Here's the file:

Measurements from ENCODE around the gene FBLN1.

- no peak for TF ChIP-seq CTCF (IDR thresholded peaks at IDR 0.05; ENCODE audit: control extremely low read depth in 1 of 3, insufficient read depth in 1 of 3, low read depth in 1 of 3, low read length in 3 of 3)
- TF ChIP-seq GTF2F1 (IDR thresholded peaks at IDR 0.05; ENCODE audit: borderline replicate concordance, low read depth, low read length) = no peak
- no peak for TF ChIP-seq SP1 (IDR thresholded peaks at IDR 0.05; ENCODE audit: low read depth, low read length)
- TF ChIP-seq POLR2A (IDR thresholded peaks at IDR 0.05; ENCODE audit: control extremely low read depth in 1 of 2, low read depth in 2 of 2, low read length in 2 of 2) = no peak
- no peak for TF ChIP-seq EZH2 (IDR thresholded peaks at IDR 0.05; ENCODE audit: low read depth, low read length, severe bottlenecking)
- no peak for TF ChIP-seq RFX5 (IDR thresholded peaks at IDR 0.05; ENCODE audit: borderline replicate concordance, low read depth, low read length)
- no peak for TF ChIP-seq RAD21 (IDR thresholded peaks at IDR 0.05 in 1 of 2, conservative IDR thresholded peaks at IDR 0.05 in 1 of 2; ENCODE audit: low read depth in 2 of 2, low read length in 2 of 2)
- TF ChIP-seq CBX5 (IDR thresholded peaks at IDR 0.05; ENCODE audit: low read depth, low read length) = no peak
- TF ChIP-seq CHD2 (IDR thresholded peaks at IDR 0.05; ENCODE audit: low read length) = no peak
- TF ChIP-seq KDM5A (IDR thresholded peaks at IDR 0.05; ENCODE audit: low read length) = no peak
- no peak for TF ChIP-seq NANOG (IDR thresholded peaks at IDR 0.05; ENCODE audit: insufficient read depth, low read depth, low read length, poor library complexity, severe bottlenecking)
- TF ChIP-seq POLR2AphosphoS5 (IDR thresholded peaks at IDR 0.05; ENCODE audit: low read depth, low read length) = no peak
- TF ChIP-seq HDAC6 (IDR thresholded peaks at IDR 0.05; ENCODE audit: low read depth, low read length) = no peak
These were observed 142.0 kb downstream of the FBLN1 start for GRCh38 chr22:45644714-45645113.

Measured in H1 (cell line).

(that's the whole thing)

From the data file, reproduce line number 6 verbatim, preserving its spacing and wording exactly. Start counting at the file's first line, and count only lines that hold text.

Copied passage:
- no peak for TF ChIP-seq EZH2 (IDR thresholded peaks at IDR 0.05; ENCODE audit: low read depth, low read length, severe bottlenecking)